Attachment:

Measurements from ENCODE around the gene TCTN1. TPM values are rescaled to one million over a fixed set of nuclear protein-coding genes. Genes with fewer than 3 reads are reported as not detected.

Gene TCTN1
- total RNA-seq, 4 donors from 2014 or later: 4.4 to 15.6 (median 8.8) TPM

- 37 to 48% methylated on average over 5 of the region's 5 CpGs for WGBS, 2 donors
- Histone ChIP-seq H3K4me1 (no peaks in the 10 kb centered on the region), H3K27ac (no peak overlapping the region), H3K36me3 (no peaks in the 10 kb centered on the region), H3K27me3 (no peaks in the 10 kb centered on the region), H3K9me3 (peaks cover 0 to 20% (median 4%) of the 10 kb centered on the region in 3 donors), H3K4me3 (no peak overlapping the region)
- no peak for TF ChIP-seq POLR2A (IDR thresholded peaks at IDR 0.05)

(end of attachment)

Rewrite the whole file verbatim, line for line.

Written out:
Measurements from ENCODE around the gene TCTN1. TPM values are rescaled to one million over a fixed set of nuclear protein-coding genes. Genes with fewer than 3 reads are reported as not detected.

Gene TCTN1
- total RNA-seq, 4 donors from 2014 or later: 4.4 to 15.6 (median 8.8) TPM

- 37 to 48% methylated on average over 5 of the region's 5 CpGs for WGBS, 2 donors
- Histone ChIP-seq H3K4me1 (no peaks in the 10 kb centered on the region), H3K27ac (no peak overlapping the region), H3K36me3 (no peaks in the 10 kb centered on the region), H3K27me3 (no peaks in the 10 kb centered on the region), H3K9me3 (peaks cover 0 to 20% (median 4%) of the 10 kb centered on the region in 3 donors), H3K4me3 (no peak overlapping the region)
- no peak for TF ChIP-seq POLR2A (IDR thresholded peaks at IDR 0.05)